You'd be hard-pressed to write a storyline as St. Louis-centric as that of the band Progress.
The group formed in the '60s when its members were just teenagers, a bunch of southside Catholic school boys who'd go on a short but extremely popular run lighting up the then-competitive teen town scene. After that, they'd take on a summer stint at the Admiral, where they'd be entrusted with the job of stopping the "graying process" that was taking place on the popular riverfront attraction. Over time, the band not only attracted the attention of a young Steve Schankman of Contemporary Productions as its booker, it even added him as a member.
His presence swelled the band from nine members to ten, including three trumpet players, who provided the spine of a five-piece horn section. But if the group was able to make a mighty noise with the presence of so many players, that big membership would eventually cause its pause. Scholastic pressures and geography brought its run to an end.
But there'd be a reunion, then another and then even more. All it took, says co-founder and trombone player Jim Mills, was the passage of a long sabbatical of 40 years.
"I'd bought a farm and in 2016 I gathered everybody together in my barn. We put some straw bales out and everyone's wives were there," Mills says. "Our drummer counted off four and played Chicago's 'Does Anybody Really Know What Time It Is?' And the wives looked at each other like, 'Oh, gosh.' They'd never heard us do this. We started getting together every spring and fall, and one thing led to another ..."
And another. Schankman, of course, still has the connections to pull off a multi-band booking at the room of his choice, and it was he who booked the new Progress on some shows alongside his own long-running act, the Fabulous Motown Revue (for which he features on trumpet). On February 9, the two bands were in action at the Casa Loma Ballroom, playing to a packed room.
"It took fifteen minutes to get a drink," Mills says. "That's what stood out in my mind. I enjoyed listening to the Motown Revue, too. It's hard work sharing a stage with those guys."
Mills and sax player Steve Radick, who co-founded the band while walking home from school one day in 1968, could never have predicted the group would still pack 'em in 50 years later. But here they are.
Even before Schankman's arrival, the band was rocking two trumpets, a trombone and sax. The band Chicago provided the exact template for what its members pursued as a group, which also included Gary Ritter, lead vocals; Ron Mantia, lead guitar and vocals; Mike Tiefenbrun, bass; Dave Mouldon, drums; Tom Dostal, keys; Kevin Broccard, trumpet; and the late Frank Goessler, also on trumpet.
"It started out with the band playing songs like 'My Girl,'" Mills explains. "But then the group Chicago Transit Authority came along. As you can imagine, we were very challenged by playing that music. Those guys in Chicago were so excellent."
The formula worked. Within no time, the band had gigs at schools all over St. Louis, particularly in the then-thriving teen town scene. Its sudden burst into that world caught Schankman's attention.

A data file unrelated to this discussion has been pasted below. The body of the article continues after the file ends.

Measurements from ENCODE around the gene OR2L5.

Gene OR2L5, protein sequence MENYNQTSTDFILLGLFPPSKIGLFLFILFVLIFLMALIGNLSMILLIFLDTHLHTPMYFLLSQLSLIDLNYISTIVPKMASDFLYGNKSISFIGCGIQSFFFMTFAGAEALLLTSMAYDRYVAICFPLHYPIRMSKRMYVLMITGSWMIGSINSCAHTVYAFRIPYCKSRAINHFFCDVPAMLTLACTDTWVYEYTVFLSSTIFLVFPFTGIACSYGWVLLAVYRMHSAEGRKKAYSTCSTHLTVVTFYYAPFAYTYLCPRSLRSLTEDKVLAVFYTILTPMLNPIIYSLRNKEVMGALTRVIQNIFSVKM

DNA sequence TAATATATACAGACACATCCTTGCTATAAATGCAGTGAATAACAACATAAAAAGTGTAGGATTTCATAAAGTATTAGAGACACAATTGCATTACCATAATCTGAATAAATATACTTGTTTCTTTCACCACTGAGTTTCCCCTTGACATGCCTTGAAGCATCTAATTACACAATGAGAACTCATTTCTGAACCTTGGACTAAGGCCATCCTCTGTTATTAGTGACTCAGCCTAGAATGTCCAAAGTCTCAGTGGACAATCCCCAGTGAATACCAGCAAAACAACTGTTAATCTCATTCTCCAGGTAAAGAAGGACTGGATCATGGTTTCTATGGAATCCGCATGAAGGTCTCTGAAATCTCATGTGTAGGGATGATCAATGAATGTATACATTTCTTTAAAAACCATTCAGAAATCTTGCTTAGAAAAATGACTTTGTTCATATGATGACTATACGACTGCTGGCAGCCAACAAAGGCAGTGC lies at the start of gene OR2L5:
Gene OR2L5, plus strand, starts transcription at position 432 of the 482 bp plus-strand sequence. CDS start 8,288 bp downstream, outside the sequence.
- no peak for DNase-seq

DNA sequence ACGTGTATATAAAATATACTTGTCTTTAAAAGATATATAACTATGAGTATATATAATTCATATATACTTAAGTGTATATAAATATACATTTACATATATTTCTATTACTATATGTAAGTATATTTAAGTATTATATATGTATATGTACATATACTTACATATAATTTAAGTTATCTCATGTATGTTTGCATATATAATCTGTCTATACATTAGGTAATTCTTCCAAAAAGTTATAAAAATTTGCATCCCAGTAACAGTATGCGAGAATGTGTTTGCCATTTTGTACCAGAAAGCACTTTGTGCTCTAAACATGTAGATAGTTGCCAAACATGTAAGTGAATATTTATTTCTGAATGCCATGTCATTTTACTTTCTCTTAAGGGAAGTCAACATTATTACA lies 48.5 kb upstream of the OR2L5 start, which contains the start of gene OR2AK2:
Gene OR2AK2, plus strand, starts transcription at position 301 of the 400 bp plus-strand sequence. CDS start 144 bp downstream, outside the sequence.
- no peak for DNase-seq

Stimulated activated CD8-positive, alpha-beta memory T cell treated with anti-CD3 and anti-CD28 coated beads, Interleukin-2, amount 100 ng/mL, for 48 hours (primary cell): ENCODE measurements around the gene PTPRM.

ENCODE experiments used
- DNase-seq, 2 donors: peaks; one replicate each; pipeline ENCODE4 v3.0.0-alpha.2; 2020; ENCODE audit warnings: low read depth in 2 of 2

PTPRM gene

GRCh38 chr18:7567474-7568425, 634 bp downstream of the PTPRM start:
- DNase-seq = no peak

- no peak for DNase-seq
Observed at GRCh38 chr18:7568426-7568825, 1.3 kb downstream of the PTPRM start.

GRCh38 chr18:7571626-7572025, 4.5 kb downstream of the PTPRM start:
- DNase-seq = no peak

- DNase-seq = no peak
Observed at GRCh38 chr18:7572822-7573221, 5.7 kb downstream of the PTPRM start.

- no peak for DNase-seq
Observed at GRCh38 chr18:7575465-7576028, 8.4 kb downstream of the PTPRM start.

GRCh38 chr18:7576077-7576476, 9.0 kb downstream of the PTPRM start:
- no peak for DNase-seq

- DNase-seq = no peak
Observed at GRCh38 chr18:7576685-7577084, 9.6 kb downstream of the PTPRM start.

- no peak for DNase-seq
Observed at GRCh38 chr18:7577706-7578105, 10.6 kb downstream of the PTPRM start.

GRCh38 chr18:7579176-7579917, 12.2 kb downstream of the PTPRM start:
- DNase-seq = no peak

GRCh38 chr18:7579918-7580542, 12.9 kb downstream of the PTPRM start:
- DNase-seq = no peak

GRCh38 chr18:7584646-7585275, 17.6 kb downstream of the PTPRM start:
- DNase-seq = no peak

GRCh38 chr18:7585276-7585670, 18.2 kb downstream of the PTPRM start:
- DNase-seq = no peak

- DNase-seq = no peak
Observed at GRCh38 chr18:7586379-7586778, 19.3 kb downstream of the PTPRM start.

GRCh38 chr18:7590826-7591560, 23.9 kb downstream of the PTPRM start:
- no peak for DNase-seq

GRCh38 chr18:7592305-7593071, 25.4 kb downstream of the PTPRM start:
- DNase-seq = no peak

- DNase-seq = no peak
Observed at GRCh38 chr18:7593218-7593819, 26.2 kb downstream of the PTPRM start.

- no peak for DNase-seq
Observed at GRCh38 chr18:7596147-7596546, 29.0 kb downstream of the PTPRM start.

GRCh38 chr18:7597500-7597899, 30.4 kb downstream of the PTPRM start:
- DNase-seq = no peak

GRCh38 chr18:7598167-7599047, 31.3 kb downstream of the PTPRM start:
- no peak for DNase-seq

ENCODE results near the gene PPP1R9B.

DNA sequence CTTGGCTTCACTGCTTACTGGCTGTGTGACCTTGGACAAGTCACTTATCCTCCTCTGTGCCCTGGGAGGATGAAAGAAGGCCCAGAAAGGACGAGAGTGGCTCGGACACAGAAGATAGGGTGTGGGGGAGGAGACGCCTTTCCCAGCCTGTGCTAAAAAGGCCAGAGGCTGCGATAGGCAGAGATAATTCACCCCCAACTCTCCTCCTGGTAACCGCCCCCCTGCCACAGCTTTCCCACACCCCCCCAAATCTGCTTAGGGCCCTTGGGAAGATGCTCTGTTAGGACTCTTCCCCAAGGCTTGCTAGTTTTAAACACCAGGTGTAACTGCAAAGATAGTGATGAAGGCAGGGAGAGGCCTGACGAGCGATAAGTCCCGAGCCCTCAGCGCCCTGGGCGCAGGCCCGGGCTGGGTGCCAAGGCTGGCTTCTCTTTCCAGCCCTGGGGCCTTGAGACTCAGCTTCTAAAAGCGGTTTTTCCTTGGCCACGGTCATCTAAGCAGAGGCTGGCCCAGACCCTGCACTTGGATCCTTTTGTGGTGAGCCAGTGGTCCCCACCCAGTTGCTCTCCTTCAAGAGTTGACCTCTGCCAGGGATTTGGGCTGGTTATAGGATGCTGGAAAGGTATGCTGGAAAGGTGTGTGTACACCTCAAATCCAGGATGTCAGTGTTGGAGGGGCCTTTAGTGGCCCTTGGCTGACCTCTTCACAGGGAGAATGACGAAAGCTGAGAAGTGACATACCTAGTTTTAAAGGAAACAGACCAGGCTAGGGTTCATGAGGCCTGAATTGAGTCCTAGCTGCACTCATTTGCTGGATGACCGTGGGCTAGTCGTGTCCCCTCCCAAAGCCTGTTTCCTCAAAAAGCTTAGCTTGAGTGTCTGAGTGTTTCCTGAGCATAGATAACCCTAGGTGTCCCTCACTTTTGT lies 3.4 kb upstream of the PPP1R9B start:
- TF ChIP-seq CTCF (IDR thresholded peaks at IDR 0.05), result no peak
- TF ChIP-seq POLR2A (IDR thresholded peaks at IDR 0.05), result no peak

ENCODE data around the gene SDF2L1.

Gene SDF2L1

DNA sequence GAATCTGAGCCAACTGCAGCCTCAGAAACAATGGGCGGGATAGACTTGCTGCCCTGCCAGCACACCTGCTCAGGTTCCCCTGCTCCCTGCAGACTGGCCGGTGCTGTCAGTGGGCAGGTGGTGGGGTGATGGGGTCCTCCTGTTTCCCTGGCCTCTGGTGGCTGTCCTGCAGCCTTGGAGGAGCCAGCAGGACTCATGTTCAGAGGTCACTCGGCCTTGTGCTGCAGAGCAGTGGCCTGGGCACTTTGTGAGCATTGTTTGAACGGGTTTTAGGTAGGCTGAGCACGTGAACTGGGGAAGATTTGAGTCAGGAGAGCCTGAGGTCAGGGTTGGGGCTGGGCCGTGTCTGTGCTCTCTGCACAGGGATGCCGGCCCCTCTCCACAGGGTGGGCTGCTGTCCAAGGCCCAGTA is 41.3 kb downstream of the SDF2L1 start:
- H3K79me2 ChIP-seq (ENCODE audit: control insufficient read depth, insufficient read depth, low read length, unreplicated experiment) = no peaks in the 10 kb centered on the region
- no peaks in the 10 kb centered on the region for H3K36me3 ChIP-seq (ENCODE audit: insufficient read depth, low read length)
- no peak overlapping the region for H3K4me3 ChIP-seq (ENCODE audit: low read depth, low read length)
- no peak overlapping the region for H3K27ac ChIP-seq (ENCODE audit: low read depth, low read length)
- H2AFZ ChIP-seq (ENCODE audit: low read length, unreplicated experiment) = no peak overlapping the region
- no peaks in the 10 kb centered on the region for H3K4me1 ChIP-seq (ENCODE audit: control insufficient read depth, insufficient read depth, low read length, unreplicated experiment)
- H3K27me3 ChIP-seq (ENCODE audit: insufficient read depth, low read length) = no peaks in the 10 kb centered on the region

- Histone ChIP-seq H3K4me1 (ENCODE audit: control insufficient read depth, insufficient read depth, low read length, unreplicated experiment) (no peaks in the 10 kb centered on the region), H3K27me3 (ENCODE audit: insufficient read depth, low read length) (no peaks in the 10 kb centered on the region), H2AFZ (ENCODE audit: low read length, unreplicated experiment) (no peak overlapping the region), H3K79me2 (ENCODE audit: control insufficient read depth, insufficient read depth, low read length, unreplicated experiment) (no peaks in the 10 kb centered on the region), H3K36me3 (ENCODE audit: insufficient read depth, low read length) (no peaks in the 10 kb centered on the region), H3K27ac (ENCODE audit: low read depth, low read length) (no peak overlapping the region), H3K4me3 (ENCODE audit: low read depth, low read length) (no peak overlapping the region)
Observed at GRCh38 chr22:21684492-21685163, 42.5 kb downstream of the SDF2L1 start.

"We were grabbing jobs that he would've grabbed for his production company," Mills says. "So he approached us and said, 'I'd like to take you on, we can do a better job on bookings. I'd also like to join the group as a player.' Now we had ten guys and five horns and were doing prom after prom."
The gig that truly cemented Progress' popularity in town came via the Admiral, where the band was booked to a four-nights-a-week routine in an attempt by Streckfus Steamers to keep the ship relevant in the changing entertainment landscape of the late '60s and early '70s. That outfit, which operated the Admiral from 1935 until its retirement in 1979 and sale in 1981, placed a smart bet on Progress, which drew a young and enthusiastic audience.
But the band struck a chord with the older, established Admiral regulars, too.
"With that crowd graying, they needed a transition group," Mills recalls. "Streckfus wondered, 'How do we cater to our older crowd, but still bring in some younger people?' Well, we agreed to learn to read charts and so we were able to do both kinds of music. That summer gave us so much experience, and coming off of that we were booked like crazy."
Instead of working part time around their neighborhoods, the young players of Progress were essentially professional musicians in their mid-teens. But as the members aged into the next stages of their educations, the gig was up.
- PROVIDED BY THE BAND
- A little older, a little grayer and missing a founding member, Progress is still a band of friends.
Mills went on to a college career at University of Missouri in Rolla before becoming a builder, a lifestyle that allowed him to eventually purchase a farm in Bourbon, Missouri. Then that barn session of 2016 came around, and something special was rekindled.
"It's been magical," Mills says. "After all this time, we've been able to do this."
The band even got to play the 50-year reunion for its grade school, Our Lady of Sorrows. "Our classmates were in shock," Mills says. "What's the chance that 50 years later, a band would be there, playing the same music, with all the same guys doing the same songs? It was just unbelievable."
Since that show, however, the number of members has decreased by one, with the passing of trumpeter Goessler. "Practically speaking," Mills says, "we were able to continue on, the nine of us, but we sure do miss him."
There will likely be another gig, or two, in 2019. And the band will be back together for a session in the barn in May, a tradition that's now an annual piece of their collective calendar.
"There was just this terrific bunch of guys," Mills says of his lifelong musical comrades. "In most bands, there's usually someone who gets controlling or different players will butt heads. But we never had that. It's like time has stood still in our friendships."